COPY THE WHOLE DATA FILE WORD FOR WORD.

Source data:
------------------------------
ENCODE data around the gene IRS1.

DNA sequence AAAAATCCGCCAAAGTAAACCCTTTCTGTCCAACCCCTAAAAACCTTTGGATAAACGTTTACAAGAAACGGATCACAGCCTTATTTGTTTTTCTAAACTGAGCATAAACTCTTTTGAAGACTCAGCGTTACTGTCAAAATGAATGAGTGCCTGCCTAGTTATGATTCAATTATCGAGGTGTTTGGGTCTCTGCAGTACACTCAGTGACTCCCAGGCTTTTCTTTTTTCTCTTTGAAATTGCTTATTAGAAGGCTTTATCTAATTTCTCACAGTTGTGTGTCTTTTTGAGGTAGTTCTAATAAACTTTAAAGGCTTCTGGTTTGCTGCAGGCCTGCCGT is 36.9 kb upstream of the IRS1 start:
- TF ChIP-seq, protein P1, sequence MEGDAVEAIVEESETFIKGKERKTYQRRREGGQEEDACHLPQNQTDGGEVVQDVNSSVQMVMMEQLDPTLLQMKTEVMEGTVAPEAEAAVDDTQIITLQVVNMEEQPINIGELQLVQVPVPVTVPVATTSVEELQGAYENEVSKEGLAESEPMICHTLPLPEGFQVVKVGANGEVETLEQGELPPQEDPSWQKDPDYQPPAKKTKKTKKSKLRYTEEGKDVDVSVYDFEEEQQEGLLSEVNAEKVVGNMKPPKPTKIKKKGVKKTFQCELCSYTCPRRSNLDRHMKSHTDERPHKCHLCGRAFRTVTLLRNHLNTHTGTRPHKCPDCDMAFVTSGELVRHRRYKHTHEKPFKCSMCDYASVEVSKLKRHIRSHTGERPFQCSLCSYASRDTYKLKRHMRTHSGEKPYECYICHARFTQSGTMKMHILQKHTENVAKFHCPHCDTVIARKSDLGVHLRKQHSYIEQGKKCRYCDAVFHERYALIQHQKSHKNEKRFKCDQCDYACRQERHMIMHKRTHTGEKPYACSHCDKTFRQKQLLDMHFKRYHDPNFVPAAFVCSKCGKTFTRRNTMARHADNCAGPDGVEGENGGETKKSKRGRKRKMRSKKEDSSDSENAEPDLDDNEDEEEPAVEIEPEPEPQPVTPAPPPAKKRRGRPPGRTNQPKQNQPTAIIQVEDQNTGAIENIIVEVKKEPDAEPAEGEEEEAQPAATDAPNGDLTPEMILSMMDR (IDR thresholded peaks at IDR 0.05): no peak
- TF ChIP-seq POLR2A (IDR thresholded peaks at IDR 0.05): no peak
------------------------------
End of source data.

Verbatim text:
ENCODE data around the gene IRS1.

DNA sequence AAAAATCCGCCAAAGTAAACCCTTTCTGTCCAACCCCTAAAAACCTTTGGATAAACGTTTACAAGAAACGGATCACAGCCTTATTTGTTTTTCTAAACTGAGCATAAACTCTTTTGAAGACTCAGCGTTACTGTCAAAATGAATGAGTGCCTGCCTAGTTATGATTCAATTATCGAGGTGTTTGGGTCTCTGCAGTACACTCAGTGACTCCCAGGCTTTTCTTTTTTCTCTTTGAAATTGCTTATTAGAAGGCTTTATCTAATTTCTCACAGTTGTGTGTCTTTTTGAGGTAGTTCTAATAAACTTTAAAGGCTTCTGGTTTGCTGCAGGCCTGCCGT is 36.9 kb upstream of the IRS1 start:
- TF ChIP-seq, protein P1, sequence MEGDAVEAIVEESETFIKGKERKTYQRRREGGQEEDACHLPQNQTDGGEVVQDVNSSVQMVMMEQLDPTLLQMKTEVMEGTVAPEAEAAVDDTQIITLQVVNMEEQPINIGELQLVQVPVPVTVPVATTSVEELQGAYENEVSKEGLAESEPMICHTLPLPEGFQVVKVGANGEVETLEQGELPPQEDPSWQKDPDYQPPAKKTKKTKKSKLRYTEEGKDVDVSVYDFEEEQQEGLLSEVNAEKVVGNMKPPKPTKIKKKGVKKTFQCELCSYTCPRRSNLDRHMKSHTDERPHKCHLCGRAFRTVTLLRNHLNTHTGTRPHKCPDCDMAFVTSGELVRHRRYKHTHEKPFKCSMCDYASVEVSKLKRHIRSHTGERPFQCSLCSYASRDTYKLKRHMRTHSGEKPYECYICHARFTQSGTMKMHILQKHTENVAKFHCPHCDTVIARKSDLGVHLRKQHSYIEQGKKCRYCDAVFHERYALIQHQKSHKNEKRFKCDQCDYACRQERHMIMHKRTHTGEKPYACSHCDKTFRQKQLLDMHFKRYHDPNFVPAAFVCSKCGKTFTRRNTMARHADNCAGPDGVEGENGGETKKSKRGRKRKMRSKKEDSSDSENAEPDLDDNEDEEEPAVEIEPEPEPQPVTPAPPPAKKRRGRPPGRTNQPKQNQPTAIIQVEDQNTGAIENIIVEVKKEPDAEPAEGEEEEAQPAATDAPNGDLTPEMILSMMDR (IDR thresholded peaks at IDR 0.05): no peak
- TF ChIP-seq POLR2A (IDR thresholded peaks at IDR 0.05): no peak